Funding Opportunities

The questions on everyone's mind in research these days is about funding. Where will my next grant come from? Or if you are a graduate student or post doc – where will my first grant come from? This may be particularly daunting in the light of sequestration and budget cuts from the government.
Everyone knows that obtaining funding is not simple or easy. Here, we'll talk about where you can find funding and optimizing you chances of getting it.
Let's take a look at the largest single source of research funding in the US: The National Institutes of Health (NIH), which is comprised of 27 Institutes and Centers, each with a specific research agenda, typically based on particular diseases or body systems. In 2012, the NIH funded about $16.5 billion in research grants. That number is expected to be the same in 2013. Although the NIH has promised that the number of grants will increase for 2013, the amount of money given out is expected to be the same, meaning that each individual grant will be lower on average.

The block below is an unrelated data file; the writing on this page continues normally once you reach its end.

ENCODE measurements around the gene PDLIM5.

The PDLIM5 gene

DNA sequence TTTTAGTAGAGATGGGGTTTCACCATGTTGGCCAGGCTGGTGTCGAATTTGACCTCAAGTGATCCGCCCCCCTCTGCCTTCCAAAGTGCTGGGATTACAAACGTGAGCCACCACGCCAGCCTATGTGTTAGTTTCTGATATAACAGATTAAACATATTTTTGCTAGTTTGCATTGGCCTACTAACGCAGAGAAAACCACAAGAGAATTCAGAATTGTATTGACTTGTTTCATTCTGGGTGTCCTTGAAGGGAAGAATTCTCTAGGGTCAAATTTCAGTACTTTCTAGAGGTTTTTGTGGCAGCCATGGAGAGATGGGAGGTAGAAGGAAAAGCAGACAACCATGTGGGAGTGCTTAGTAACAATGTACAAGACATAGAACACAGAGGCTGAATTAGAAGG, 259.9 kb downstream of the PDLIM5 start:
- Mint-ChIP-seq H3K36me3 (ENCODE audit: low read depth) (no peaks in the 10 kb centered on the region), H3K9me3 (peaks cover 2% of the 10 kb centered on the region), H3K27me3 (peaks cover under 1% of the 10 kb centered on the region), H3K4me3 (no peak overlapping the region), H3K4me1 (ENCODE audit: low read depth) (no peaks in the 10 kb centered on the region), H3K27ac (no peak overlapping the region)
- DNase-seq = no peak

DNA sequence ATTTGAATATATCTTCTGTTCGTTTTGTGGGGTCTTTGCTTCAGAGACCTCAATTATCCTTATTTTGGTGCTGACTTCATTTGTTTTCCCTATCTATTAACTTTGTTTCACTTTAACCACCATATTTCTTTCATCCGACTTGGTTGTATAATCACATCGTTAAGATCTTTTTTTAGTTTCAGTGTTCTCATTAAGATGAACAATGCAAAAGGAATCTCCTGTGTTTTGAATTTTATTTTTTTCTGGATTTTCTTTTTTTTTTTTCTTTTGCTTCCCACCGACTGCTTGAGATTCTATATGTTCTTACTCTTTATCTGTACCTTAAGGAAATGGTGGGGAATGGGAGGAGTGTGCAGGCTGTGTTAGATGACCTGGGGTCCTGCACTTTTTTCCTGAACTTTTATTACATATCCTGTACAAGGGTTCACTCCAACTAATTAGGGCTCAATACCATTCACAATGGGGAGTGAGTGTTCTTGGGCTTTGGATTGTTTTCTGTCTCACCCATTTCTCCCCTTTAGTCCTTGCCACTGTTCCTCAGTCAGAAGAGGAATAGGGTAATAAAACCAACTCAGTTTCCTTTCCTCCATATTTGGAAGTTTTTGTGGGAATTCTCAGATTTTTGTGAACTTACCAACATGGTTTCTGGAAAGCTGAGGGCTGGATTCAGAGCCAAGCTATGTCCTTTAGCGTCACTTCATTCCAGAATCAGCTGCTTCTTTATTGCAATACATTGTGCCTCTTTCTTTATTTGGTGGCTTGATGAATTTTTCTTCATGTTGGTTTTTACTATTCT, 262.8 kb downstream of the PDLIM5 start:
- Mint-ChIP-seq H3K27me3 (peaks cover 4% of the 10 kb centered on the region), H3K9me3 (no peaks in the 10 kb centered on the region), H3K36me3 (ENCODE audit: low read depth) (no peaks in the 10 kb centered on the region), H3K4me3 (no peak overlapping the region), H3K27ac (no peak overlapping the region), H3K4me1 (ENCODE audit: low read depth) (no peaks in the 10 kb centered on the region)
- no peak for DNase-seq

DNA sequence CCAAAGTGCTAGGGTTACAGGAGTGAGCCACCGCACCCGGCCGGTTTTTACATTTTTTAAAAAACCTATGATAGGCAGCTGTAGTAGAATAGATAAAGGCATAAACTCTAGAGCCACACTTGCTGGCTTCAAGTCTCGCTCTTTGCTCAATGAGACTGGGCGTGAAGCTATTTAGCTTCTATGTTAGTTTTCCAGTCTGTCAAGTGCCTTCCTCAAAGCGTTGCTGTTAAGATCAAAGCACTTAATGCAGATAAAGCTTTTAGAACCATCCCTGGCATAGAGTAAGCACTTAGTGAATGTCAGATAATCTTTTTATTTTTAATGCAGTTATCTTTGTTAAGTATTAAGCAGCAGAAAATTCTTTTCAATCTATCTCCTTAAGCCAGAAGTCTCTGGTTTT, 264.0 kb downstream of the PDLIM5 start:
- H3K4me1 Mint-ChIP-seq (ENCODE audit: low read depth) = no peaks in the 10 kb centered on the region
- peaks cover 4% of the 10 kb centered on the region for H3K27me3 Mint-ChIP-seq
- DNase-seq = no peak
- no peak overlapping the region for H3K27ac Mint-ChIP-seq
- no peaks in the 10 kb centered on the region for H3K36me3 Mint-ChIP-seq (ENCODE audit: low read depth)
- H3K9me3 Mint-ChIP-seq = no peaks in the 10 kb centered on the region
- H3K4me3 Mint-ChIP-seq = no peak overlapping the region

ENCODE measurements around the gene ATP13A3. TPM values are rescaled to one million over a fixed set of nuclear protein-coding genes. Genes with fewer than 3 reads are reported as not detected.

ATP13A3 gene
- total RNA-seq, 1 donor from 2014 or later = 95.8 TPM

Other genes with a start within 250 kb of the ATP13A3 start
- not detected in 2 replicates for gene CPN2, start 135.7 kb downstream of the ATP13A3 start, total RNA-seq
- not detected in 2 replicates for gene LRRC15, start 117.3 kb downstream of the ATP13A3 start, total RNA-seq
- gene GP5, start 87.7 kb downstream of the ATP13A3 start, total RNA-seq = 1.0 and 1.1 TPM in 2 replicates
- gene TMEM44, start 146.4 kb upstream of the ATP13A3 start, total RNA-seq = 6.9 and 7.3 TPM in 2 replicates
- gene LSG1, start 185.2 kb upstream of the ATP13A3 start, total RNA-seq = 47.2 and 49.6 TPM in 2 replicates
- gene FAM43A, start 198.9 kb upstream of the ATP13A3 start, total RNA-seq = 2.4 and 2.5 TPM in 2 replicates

More important than the total budget is the funding rate for each institute. It's good to know what your chances are with each application. This varies from 9% to 29%, depending on the institute. You can find specifics on funding rates and other valuable NIH information here: https://report.nih.gov/success_rates/Success_ByIC.cfm
Don't limit yourself to your standard NIH institute (or the one your old boss always applied to). If your model or ideas apply to other organs or disease systems, go to where the funding is, and where your best chance of success lies.
In addition to the NIH, there are other government sources of funding as well. For a complete list of granting agencies, visit:
https://www.grants.gov/aboutgrants/agencies_that_provide_grants.jsp
In addition to the NIH and government agencies, there are many large private organizations and societies that provide research funding or other awards, specific to disease areas, such as:
In particular, the American Association of Immunologists provided $800,000 worth of awards and grants in 2013.
Lastly, private and public companies, whether they are biotech or not, may offer prizes, awards, or other contests. Some include Honda, BD Biosciences, Novartis, and DuPont, to name a few. While these are often marketing related, it still could provide a useful resource for those desperately seeking funding.
BioLegend has been providing a monthly $500 Travel Award drawing for junior investigators since 2008.
If you are still seeking funding, keep looking and leave no stone unturned. Your best opportunities may be hiding in the places you least expect.
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